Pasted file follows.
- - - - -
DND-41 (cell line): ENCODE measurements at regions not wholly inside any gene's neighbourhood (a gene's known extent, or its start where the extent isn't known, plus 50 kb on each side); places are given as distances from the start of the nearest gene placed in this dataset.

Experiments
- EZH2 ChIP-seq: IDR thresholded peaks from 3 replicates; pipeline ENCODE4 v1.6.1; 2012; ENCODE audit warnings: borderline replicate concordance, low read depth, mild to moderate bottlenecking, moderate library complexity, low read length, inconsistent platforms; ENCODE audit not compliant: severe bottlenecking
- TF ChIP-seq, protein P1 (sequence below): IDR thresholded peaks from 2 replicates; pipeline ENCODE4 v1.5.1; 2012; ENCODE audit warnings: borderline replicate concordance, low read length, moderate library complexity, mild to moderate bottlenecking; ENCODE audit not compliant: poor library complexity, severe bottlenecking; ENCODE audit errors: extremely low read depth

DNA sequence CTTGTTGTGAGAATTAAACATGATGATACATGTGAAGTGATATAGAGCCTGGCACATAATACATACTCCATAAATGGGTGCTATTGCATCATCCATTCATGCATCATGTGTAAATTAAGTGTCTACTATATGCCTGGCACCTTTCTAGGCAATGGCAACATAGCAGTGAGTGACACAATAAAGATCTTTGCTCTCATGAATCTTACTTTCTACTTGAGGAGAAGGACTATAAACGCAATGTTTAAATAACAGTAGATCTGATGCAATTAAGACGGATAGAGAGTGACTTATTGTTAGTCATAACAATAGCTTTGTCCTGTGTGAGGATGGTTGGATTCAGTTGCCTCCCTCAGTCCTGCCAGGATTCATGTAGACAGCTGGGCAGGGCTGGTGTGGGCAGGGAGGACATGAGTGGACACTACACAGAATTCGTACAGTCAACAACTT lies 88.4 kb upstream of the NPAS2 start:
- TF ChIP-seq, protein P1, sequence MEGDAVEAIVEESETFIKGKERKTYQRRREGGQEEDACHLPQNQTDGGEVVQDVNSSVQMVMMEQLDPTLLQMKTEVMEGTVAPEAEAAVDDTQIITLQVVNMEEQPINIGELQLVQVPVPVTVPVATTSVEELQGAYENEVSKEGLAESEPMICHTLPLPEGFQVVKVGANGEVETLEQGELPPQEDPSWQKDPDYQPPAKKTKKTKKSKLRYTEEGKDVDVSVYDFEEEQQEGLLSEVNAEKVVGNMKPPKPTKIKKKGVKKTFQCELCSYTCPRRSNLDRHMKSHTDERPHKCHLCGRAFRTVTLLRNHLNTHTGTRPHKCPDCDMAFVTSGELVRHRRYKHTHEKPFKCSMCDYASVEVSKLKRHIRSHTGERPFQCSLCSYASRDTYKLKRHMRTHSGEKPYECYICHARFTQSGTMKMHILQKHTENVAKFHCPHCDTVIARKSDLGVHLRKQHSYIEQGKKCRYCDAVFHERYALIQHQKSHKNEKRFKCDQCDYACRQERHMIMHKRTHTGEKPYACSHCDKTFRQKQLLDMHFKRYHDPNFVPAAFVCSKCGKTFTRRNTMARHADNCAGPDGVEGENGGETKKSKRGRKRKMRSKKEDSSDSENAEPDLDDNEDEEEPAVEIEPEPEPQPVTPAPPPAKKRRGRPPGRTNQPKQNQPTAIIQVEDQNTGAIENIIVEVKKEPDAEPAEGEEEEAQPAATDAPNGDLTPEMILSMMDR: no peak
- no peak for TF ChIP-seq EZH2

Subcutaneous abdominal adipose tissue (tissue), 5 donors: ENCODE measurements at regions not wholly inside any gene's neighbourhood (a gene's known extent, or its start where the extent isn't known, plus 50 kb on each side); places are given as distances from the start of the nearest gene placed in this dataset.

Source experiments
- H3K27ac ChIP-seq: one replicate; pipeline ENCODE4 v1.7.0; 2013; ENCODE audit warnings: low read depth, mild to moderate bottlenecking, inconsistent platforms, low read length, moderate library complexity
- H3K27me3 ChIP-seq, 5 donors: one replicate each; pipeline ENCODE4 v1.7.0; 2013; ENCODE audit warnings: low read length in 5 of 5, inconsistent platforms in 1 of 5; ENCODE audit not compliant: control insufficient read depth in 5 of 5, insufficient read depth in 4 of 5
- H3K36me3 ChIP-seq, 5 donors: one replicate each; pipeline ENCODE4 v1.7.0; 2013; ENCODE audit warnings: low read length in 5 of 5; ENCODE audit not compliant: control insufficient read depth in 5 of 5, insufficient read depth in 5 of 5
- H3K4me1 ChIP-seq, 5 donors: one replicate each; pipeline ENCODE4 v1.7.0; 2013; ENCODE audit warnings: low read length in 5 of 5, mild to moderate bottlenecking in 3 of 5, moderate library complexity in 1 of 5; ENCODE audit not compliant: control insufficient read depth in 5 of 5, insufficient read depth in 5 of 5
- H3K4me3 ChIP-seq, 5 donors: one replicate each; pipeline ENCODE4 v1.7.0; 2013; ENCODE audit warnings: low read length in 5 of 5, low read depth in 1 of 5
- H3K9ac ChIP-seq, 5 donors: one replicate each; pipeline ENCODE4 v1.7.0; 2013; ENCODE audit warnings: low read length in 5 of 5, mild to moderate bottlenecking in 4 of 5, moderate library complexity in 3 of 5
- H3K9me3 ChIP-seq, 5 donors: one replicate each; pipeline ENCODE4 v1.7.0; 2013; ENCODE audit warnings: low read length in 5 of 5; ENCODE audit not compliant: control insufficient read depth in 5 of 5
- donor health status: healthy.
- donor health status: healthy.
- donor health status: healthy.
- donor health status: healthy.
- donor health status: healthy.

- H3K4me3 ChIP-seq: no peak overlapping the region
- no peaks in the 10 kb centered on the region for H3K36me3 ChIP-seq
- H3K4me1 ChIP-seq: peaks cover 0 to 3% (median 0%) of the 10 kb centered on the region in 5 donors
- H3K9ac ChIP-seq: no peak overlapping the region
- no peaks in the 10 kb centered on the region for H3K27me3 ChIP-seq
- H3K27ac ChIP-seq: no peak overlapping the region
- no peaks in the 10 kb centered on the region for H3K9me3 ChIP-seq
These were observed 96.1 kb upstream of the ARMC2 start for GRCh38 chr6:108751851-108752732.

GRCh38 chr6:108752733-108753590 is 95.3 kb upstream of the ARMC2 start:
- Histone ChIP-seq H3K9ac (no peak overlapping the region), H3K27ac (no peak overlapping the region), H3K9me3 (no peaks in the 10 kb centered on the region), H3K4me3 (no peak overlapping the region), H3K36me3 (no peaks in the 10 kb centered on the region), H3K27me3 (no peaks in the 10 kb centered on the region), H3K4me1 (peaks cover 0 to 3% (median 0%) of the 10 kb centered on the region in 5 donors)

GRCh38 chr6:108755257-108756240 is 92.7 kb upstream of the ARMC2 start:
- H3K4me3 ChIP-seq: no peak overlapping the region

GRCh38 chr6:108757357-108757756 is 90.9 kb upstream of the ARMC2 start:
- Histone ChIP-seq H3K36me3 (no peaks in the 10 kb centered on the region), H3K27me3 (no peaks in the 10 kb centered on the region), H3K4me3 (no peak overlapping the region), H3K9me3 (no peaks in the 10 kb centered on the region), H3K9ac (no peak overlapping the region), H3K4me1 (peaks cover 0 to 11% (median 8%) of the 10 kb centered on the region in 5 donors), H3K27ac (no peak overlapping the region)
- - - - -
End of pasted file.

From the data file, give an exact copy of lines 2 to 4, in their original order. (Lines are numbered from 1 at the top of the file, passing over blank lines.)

Experiments
- EZH2 ChIP-seq: IDR thresholded peaks from 3 replicates; pipeline ENCODE4 v1.6.1; 2012; ENCODE audit warnings: borderline replicate concordance, low read depth, mild to moderate bottlenecking, moderate library complexity, low read length, inconsistent platforms; ENCODE audit not compliant: severe bottlenecking
- TF ChIP-seq, protein P1 (sequence below): IDR thresholded peaks from 2 replicates; pipeline ENCODE4 v1.5.1; 2012; ENCODE audit warnings: borderline replicate concordance, low read length, moderate library complexity, mild to moderate bottlenecking; ENCODE audit not compliant: poor library complexity, severe bottlenecking; ENCODE audit errors: extremely low read depth